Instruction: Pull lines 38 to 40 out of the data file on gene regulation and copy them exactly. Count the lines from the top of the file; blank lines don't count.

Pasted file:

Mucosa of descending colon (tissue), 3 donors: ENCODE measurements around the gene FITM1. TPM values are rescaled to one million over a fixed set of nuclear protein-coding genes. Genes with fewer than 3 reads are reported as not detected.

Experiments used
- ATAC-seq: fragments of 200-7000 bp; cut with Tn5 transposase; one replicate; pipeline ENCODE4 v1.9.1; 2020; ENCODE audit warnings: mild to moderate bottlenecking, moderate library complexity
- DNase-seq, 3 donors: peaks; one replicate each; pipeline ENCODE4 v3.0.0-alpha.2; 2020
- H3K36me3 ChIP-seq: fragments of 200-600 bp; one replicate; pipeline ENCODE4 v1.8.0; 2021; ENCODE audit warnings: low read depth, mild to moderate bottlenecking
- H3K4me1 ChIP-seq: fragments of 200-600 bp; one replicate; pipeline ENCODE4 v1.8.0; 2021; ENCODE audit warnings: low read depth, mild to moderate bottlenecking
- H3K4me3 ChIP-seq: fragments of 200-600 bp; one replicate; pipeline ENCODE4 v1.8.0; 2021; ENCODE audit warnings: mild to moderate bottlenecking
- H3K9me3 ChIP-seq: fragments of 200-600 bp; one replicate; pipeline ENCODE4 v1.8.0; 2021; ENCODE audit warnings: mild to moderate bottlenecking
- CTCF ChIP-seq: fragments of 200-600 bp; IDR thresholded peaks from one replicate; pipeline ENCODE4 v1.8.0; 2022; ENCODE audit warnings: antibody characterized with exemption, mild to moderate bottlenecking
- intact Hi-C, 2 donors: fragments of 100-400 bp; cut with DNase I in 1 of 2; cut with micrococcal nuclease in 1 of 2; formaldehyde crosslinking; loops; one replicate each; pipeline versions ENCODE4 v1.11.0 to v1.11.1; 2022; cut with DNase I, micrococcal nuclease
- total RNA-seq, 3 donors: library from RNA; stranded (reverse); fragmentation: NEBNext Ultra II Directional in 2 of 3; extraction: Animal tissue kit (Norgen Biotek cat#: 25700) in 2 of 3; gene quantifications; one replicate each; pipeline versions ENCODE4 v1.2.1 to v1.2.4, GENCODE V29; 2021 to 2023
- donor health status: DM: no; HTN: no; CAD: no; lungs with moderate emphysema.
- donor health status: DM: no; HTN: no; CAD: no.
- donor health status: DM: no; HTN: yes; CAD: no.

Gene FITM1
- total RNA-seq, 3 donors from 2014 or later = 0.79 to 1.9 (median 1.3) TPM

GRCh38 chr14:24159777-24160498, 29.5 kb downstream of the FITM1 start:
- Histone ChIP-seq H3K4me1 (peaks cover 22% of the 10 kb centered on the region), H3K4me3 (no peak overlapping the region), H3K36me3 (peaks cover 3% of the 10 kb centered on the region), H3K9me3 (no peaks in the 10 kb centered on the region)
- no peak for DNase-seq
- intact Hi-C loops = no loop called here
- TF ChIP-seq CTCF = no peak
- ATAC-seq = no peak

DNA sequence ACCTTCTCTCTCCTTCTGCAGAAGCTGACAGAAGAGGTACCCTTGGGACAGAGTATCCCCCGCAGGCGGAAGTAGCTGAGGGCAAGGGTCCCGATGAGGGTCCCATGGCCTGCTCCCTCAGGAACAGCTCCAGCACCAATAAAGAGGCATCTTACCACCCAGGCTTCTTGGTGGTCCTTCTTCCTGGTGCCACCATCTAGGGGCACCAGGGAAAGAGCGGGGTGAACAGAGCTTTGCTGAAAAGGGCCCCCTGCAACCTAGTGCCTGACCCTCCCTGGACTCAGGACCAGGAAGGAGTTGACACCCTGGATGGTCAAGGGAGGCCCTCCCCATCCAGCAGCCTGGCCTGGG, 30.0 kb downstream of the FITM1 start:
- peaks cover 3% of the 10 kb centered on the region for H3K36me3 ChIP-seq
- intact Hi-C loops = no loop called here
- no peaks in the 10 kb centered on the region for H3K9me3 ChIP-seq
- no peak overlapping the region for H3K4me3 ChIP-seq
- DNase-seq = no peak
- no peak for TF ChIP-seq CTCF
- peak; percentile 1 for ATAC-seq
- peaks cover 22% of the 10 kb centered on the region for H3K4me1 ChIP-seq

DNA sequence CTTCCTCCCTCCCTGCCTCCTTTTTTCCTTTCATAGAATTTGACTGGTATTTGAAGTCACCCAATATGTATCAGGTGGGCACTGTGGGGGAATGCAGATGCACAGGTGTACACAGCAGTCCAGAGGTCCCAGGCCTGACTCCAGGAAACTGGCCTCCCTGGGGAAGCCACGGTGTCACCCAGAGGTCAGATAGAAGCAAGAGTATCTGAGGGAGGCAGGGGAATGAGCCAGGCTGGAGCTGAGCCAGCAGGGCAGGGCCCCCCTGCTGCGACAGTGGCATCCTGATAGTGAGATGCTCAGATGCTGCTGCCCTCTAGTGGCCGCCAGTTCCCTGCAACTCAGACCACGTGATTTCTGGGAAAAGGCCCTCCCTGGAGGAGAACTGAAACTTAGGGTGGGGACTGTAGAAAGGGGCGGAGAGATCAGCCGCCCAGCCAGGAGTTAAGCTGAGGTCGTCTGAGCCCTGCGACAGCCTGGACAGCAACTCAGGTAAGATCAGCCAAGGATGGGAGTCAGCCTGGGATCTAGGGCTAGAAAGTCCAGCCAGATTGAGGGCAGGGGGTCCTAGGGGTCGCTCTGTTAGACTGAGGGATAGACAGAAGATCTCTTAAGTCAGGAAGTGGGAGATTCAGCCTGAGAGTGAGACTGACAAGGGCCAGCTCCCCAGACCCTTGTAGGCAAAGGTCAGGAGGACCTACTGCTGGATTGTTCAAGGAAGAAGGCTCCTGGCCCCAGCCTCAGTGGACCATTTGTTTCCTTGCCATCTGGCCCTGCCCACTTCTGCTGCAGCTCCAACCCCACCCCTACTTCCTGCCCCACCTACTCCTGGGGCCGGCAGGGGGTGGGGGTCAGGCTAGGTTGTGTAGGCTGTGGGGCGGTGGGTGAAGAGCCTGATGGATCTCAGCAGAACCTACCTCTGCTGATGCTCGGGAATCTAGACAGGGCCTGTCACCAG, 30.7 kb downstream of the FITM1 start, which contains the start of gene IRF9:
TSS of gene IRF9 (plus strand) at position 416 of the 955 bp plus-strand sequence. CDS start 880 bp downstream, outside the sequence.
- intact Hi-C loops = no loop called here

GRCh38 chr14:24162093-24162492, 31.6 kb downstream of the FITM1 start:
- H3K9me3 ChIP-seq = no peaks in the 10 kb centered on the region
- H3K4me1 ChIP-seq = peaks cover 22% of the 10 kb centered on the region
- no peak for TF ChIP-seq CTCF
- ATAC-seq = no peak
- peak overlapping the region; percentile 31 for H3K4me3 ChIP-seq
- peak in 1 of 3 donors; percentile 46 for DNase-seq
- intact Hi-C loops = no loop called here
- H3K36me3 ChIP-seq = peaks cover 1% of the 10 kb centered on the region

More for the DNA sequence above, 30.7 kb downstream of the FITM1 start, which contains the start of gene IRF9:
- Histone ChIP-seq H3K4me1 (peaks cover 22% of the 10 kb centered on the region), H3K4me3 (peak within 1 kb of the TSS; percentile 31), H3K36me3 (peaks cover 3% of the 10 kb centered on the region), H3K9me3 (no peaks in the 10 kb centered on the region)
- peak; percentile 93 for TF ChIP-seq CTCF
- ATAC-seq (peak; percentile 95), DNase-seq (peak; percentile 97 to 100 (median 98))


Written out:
- no peak for TF ChIP-seq CTCF
- ATAC-seq = no peak
- peak overlapping the region; percentile 31 for H3K4me3 ChIP-seq